“How could you say that life is fair, knowing this was coming?” she whispered while using a stubby finger to trace the letters of her brother’s name on the marble headstone. He’d just turned fifty-three when the brain tumor took him five days ago. “It’s just not fair, not at all.”
Her dying mother’s final breath and her sister’s pain-filled last days weighed heavily on her mind. Lung cancer. At the end, both were barely more than skin-draped skeletons.
She had never known her father. He’d died when she was still an infant. Doctors said they’d found a mass in his stomach. Inoperable.
A gust of cold December wind caused her to draw her thin sweater tightly to her plump body. A few red and gold maple leaves spun and twirled along the winding asphalt drive, making faint ticking and flicking sounds as they passed.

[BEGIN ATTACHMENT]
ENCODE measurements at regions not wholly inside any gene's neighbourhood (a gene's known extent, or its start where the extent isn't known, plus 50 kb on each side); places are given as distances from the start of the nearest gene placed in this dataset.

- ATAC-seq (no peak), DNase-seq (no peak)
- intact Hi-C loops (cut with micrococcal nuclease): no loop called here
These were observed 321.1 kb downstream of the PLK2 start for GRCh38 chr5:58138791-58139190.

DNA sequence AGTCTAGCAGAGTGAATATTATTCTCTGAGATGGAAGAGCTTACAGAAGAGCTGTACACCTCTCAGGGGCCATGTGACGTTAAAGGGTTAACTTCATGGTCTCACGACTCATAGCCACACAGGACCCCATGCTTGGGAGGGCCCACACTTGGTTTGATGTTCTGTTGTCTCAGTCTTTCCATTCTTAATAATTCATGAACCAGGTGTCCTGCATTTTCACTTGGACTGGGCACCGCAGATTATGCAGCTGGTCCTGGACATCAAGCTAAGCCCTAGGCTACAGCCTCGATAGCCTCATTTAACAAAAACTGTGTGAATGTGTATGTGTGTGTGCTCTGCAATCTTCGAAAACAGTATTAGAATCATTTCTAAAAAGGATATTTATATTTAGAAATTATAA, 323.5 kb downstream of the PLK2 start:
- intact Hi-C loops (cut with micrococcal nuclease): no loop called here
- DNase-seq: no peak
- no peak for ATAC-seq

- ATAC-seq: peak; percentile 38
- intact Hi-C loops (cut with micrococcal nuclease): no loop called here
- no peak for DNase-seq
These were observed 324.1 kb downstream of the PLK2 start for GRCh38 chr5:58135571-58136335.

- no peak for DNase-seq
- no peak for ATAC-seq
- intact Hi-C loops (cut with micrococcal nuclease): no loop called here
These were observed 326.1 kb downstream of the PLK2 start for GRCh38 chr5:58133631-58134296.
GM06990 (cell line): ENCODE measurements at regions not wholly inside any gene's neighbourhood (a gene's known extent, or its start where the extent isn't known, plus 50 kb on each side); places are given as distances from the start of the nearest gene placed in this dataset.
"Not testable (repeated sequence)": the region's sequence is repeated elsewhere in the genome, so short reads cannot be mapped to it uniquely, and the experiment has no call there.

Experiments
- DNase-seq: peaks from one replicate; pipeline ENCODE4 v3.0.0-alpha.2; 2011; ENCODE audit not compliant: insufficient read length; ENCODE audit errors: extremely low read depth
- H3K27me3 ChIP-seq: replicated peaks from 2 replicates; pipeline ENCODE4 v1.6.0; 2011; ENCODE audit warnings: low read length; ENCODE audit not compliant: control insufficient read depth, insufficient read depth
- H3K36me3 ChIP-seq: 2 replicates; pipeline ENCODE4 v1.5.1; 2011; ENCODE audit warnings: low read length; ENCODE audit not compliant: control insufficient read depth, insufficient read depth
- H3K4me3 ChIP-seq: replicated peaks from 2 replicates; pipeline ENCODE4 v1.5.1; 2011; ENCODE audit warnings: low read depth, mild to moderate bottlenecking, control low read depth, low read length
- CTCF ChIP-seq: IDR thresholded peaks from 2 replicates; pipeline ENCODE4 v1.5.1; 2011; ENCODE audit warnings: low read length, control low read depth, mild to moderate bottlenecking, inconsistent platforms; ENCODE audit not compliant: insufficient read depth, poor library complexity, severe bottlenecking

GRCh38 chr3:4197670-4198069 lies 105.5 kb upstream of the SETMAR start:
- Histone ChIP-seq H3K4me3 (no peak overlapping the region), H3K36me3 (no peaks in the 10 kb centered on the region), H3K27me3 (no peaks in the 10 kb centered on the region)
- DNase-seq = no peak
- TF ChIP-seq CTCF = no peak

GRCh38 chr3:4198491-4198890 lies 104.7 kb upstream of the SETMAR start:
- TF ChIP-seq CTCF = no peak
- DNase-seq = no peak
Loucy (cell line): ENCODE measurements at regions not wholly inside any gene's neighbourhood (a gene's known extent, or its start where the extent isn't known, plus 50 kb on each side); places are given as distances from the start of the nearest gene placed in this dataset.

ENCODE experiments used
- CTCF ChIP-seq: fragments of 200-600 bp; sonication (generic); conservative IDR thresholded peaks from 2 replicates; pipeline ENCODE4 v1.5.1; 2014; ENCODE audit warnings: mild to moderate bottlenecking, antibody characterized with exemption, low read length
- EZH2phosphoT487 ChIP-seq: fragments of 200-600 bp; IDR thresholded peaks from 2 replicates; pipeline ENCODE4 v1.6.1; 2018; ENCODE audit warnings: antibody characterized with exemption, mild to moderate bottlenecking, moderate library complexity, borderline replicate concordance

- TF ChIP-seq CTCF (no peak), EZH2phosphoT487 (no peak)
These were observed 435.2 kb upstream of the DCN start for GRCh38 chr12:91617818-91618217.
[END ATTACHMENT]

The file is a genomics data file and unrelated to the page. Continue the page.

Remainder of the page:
Another brother, the one closest to her own age, was currently in the care of hospice workers. No chance of survival. If he lived until Friday he’d be lucky. If, that is, being fed through a tube and having a constant flow of morphine running into your veins could be considered lucky.
Speaking of luck, five days ago her own doctor had given her only a few short weeks to live. The one remaining lung had finally let her down, as had the toxic one they’d cut from her body two years before. Never smoked a single cigarette in her life. Not even a puff. How’s that for good fortune?
The night she received the devastating news from the physician, she’d sat, alone, looking through tears at yellowed and tattered photograph albums, wondering how she would make use of her remaining time.
And that’s the moment she’d understood the meaning of her brother’s words.
Life is more than fair.
It’s death that is so unjust.
She stood and brushed the freshly-turned grave dirt from her knees and walked toward her family, vowing to spend her remaining time living and fighting, not dying.
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